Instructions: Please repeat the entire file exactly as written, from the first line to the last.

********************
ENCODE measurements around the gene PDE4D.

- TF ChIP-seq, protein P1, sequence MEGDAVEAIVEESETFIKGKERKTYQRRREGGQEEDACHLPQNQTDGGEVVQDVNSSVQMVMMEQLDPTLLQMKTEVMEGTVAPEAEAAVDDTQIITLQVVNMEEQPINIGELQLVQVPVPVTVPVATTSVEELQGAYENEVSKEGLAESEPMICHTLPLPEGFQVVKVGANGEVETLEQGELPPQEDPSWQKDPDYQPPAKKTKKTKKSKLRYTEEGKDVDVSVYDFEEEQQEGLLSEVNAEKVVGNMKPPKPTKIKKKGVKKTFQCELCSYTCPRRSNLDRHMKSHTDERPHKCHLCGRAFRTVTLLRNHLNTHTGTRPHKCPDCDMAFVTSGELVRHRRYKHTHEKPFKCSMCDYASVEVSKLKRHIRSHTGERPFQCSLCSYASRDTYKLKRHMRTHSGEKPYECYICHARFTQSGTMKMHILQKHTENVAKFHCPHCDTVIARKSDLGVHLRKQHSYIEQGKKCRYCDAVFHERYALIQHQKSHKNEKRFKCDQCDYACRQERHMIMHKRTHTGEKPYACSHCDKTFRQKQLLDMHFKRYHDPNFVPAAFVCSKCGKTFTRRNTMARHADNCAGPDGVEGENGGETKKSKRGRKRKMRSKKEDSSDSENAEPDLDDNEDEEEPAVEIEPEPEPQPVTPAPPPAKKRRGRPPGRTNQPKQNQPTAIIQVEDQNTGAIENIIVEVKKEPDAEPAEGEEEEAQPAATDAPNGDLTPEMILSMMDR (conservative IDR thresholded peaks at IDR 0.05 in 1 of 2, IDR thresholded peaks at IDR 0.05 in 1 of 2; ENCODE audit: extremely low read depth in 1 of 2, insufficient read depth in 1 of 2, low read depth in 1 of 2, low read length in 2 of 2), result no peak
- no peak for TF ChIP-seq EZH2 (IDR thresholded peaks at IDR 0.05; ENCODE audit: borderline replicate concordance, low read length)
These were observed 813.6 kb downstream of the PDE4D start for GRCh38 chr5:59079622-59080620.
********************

ENCODE measurements around the gene PDE4D.

- TF ChIP-seq, protein P1, sequence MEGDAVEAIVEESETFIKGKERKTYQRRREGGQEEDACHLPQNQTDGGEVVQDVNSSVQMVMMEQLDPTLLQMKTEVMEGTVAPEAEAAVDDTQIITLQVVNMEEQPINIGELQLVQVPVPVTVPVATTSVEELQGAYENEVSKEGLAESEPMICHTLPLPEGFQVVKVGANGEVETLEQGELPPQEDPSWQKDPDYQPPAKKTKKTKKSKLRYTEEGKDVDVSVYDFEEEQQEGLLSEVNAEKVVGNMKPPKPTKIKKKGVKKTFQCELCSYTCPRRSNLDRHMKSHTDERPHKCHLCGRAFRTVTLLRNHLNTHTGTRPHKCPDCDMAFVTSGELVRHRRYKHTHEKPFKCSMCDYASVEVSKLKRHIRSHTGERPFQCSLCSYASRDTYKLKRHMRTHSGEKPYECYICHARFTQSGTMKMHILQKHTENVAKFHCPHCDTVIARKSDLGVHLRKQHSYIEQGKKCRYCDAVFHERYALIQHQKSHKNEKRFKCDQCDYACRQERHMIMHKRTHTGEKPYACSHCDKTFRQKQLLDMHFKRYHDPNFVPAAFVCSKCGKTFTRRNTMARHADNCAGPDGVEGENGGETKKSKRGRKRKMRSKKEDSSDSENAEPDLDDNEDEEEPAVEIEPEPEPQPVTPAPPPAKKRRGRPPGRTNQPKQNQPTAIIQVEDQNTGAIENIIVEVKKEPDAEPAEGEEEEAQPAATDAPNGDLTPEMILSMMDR (conservative IDR thresholded peaks at IDR 0.05 in 1 of 2, IDR thresholded peaks at IDR 0.05 in 1 of 2; ENCODE audit: extremely low read depth in 1 of 2, insufficient read depth in 1 of 2, low read depth in 1 of 2, low read length in 2 of 2), result no peak
- no peak for TF ChIP-seq EZH2 (IDR thresholded peaks at IDR 0.05; ENCODE audit: borderline replicate concordance, low read length)
These were observed 813.6 kb downstream of the PDE4D start for GRCh38 chr5:59079622-59080620.